- preamp and speaker-level inputs
In case you don’t have much space inside your vehicle and want something compact, there’s Kenwood Kac-M8005 for you.
Layout and Features
The first thing you’ll notice in this amp is how small it is. With only 2 lbs weight and 8.27 inches length, it’s quite ‘tiny’ for a 5-channel amp. And you can easily pick it up with one hand.
Even the color scheme is different than what we get in other amps. Here you’ll get the grey-colored exterior for the most part, with only the connection and wiring area in black.
The layout is just like the other amps, however. You get three 30A fuses, +12V/ground/remote connections, and speaker-wire terminals on one side.
The crossover controls, gain control, bass boost, and RCA connectors ( signals between 200mV and 5V voltage are accepted) are on the other side. These controls and RCA connectors come with rubber protectors that give them good resistance against the water in case you use this amp for a boat.
One thing I liked in Kac-M8005 is that you can use speaker-level inputs to the RCA connectors if you’re using a factory head unit. All you need is a speaker-to-RCA wire adapter. And what’s better is that you don’t even need a remote turn-on wire for this connection. The amp will automatically sense the signal from speaker-level input wires to turn itself on and off.
The RMS ratings are 50 watts x 4 + 300 watts x 1 at 4 Ohms and 75 watts x 4 + 500 watts x 1 at 2 Ohms. If you bridge the channels, the final rating will be 150W x 2 at 4 Ohms.
Other specs include 20Hz-20,000Hz frequency response and 80 dBA signal-to-noise ratio.
As I said earlier, the main argument for M8005 is its compactness. Therefore, you’ll have to check out other amps on this list if you’re looking for something powerful.
Sure, it can drive most of the speakers/subs in the market. But don’t expect SPL-level bass from it. The other thing I didn’t like about this amp is the higher price – especially when you compare it against the Rockville dB55.
5-Channel Amp vs 4-Channel + Monoblock Amp
In most car audio upgrades that include four speakers and a sub, you get two options for the amplifiers. You either go for a 5-channel amp or a 4-channel for speakers + a monoblock amp for the single sub. There are advantages and disadvantages of both of these approaches. And the route you take will mostly depend on your preferences.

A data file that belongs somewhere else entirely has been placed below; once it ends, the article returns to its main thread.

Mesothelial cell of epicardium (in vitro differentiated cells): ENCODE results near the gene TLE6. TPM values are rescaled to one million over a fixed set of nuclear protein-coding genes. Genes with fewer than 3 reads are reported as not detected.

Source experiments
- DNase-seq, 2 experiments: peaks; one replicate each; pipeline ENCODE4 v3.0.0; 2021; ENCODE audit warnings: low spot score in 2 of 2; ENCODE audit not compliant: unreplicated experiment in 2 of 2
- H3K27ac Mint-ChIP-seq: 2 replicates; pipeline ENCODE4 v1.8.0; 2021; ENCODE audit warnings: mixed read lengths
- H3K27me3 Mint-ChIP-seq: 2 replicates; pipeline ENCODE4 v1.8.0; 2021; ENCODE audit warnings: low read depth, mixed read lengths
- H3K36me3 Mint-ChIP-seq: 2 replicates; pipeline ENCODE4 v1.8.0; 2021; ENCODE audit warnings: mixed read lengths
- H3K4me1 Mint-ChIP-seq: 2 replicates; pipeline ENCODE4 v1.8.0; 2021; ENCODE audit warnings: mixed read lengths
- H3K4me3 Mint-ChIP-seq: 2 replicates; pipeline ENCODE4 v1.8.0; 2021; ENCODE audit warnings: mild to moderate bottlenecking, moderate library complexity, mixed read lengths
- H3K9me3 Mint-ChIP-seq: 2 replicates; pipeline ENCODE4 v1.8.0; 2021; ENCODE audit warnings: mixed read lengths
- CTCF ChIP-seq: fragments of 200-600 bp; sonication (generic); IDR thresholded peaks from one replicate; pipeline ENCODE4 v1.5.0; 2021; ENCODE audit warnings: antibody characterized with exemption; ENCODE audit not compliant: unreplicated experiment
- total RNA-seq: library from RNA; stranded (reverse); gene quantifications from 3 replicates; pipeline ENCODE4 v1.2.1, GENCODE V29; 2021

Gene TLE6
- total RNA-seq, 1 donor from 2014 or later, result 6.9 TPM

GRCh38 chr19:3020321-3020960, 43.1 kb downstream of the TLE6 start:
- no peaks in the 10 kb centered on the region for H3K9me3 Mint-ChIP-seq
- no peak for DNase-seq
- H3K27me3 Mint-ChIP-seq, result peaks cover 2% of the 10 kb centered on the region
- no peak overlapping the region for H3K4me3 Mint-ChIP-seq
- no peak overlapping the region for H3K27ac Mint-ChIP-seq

The main advantages of a 5-channel amp are ease of installation, less required space, clean wiring, and lesser cost compared to a 4-channel + monoblock combo.
On the other hand, two different amps give you much more room for customization and better flexibility for future upgrades. Some folks argue that the subwoofer channel of 5-channel amps isn’t powerful enough for heavy-duty subs. That’s why they go for a dedicated monoblock amp.
Frequently Asked Questions
What are 5-Channel Amps used for?
The common configuration for a 5-channel amp is four speakers and one sub. But you can increase the number of speakers by using crossovers. This way, you can use a component speakers system on the front, a coaxial speakers pair on the rear, and an 8-inch sub (or 10/12-inch if it’s compatible).
How many Speakers Can I Run on a 5-Channel Amp?
By default, it’s 5. But you can increase the total count to 7 by using component speakers and crossovers on the front, as we discussed above.
How to Bridge a 5-Channel Amp?
To bridge an amp, you’ll need to see its backside. If any of its channels can be bridged, the word ‘bridged’ would’ve labeled near their terminals. Once you’ve identified such channels, connect the +ve wire to the +ve terminal of one channel. And the -ve wire to the -ve terminal of the other channel. Now you’ve successfully bridged two amp channels into one.
How Many RCA Cables for 5 channel amp?
You’ll need 3 RCA cables for the front/rear speakers and the sub.